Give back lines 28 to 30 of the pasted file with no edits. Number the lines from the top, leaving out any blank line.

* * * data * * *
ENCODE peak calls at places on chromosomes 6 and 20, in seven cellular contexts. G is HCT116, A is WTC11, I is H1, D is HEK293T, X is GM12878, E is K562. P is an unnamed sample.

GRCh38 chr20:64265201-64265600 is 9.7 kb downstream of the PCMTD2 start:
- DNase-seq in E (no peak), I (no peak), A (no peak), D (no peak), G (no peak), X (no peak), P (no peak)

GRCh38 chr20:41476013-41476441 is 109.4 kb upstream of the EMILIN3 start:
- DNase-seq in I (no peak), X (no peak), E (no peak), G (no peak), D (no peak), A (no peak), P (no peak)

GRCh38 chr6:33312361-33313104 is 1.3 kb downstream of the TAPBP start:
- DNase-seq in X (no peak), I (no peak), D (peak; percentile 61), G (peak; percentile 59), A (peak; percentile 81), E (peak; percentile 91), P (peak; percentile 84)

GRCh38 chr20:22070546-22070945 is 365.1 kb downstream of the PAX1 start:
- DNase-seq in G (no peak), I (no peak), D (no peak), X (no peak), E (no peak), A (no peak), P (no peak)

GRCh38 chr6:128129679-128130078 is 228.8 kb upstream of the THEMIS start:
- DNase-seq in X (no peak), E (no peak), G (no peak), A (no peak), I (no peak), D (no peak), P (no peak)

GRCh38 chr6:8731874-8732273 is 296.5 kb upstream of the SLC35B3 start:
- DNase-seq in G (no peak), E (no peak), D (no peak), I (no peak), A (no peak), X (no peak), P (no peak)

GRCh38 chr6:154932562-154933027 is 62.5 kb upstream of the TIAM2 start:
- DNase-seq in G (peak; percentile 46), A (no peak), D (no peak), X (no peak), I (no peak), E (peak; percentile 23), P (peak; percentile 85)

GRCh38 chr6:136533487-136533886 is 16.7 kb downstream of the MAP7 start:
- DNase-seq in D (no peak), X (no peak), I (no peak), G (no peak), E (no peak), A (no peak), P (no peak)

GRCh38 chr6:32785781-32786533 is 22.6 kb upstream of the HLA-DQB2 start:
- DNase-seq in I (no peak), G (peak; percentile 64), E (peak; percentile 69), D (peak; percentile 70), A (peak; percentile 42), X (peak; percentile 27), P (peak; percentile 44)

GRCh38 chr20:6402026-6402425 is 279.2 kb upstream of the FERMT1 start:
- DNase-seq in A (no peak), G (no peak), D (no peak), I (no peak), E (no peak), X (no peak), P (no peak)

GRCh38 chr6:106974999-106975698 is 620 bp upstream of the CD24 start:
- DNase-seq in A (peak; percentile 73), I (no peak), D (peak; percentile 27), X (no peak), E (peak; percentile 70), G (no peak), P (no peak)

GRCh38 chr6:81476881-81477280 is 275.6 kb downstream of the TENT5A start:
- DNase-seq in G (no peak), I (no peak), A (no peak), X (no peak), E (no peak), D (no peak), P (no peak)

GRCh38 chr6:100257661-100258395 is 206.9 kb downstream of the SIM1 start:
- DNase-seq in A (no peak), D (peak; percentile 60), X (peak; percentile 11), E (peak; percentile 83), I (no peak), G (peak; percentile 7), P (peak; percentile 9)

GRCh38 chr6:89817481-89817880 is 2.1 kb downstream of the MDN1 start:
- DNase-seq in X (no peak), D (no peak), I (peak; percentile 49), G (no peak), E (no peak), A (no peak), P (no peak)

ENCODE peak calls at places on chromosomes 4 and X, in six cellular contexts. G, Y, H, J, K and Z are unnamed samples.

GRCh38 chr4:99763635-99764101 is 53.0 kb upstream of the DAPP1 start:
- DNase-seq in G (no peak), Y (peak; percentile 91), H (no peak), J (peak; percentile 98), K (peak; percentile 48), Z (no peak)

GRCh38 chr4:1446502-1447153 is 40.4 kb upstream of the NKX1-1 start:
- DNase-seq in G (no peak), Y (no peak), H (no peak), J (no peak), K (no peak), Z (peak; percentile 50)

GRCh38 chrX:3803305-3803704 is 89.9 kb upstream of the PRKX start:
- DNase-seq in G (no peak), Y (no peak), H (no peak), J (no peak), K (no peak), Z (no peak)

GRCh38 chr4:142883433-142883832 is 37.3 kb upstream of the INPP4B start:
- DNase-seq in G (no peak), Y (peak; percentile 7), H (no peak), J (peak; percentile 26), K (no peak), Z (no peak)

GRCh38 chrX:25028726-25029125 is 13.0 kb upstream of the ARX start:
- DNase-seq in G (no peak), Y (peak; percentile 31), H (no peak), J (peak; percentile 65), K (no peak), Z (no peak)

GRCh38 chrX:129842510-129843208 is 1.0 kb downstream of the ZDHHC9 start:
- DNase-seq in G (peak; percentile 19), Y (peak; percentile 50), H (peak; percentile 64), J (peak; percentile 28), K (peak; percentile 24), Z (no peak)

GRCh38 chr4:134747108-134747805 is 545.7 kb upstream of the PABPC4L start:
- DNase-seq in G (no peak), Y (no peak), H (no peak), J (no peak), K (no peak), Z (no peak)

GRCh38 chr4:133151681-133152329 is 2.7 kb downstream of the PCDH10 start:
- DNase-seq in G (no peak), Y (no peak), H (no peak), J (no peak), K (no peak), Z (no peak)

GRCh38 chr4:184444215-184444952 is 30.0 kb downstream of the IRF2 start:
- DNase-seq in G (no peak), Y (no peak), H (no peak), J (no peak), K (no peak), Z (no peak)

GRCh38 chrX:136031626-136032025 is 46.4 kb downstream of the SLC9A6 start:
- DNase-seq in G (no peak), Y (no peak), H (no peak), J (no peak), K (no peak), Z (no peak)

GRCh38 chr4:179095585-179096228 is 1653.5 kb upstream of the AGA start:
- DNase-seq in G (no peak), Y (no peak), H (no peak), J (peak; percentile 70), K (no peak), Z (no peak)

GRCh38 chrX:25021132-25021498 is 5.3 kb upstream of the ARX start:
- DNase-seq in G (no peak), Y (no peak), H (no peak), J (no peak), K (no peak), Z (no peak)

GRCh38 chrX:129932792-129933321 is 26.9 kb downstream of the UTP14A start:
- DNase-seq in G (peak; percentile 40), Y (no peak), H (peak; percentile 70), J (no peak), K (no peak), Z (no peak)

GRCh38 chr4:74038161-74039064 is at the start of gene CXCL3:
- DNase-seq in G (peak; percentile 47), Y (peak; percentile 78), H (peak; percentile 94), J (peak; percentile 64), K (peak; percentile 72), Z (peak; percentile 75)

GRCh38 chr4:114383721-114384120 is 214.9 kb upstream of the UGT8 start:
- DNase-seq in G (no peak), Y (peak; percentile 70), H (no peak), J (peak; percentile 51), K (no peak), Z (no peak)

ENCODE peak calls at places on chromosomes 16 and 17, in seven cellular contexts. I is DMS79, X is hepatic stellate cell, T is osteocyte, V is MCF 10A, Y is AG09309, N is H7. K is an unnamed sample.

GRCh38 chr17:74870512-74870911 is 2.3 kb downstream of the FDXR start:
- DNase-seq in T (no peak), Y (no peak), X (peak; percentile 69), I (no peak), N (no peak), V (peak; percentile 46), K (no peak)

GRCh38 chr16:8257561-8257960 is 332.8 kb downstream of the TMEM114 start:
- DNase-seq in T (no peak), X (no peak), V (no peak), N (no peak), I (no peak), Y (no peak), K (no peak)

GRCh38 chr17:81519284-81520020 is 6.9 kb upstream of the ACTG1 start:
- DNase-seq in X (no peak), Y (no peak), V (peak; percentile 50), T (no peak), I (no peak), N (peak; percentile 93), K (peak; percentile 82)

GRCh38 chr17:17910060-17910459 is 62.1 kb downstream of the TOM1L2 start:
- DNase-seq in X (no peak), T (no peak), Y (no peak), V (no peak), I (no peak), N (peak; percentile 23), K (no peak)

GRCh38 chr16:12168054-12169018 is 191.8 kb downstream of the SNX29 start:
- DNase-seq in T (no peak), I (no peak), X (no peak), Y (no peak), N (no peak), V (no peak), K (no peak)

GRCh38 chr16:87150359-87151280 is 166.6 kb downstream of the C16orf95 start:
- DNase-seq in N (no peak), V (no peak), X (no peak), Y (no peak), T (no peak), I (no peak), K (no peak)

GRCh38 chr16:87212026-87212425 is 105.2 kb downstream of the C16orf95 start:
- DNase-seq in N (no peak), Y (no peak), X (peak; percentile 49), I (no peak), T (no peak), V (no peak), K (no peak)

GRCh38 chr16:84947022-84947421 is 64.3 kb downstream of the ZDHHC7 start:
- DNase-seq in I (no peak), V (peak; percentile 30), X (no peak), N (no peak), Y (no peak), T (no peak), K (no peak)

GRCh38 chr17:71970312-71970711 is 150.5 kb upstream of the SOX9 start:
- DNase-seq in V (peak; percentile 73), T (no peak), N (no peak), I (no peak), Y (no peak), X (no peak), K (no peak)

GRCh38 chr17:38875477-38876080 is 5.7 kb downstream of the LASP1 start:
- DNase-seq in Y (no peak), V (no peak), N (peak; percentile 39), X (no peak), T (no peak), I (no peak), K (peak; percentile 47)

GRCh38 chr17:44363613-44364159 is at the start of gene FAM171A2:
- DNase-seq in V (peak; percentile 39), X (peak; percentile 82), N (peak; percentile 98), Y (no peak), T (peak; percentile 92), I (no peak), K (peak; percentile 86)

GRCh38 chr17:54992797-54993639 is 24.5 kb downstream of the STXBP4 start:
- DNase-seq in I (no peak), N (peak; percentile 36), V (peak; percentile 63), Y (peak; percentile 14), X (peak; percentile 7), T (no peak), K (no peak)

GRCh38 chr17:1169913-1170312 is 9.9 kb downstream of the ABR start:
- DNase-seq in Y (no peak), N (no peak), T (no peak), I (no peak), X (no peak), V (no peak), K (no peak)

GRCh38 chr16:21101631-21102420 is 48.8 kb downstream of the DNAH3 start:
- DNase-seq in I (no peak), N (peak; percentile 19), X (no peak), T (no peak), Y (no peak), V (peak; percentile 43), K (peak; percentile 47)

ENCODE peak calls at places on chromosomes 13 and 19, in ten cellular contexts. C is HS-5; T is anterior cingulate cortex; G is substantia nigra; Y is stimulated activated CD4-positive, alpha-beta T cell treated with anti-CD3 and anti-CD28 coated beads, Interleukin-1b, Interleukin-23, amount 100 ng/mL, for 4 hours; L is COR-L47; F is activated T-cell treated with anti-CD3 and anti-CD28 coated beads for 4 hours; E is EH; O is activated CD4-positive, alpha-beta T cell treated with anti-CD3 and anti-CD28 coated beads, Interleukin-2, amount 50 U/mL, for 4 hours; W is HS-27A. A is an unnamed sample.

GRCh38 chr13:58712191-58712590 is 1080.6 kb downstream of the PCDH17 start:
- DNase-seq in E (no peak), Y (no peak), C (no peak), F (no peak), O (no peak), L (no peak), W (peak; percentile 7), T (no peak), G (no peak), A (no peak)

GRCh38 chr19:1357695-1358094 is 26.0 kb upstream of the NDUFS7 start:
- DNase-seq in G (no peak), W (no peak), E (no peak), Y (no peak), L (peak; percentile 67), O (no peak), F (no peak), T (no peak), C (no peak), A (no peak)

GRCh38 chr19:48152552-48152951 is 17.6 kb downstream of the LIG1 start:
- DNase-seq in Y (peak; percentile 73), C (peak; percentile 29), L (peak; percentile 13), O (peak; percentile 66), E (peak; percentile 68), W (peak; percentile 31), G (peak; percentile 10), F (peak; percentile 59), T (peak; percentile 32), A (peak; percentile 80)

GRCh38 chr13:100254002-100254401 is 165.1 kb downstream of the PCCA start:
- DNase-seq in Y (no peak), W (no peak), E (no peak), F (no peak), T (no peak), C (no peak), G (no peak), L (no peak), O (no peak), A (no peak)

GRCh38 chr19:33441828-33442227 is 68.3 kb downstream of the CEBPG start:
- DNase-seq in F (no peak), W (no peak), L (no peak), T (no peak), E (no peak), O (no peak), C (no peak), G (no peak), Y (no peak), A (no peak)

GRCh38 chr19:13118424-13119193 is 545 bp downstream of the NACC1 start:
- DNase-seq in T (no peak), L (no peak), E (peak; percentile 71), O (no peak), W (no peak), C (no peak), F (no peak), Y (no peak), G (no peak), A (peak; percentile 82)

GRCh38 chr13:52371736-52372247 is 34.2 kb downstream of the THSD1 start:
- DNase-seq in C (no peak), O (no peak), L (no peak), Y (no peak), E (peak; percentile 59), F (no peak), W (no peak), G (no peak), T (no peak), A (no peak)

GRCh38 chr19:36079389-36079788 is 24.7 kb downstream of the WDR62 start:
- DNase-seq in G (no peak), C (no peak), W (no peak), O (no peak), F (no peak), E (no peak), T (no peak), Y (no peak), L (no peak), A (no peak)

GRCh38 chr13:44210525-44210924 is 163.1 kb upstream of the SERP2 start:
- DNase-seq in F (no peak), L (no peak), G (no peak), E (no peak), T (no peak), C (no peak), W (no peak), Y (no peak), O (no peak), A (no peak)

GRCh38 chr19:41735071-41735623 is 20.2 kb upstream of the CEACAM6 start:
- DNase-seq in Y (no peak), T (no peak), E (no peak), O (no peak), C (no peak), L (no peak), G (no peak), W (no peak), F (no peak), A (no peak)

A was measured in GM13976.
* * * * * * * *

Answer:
GRCh38 chr6:89817481-89817880 is 2.1 kb downstream of the MDN1 start:
- DNase-seq in X (no peak), D (no peak), I (peak; percentile 49), G (no peak), E (no peak), A (no peak), P (no peak)

ENCODE peak calls at places on chromosomes 4 and X, in six cellular contexts. G, Y, H, J, K and Z are unnamed samples.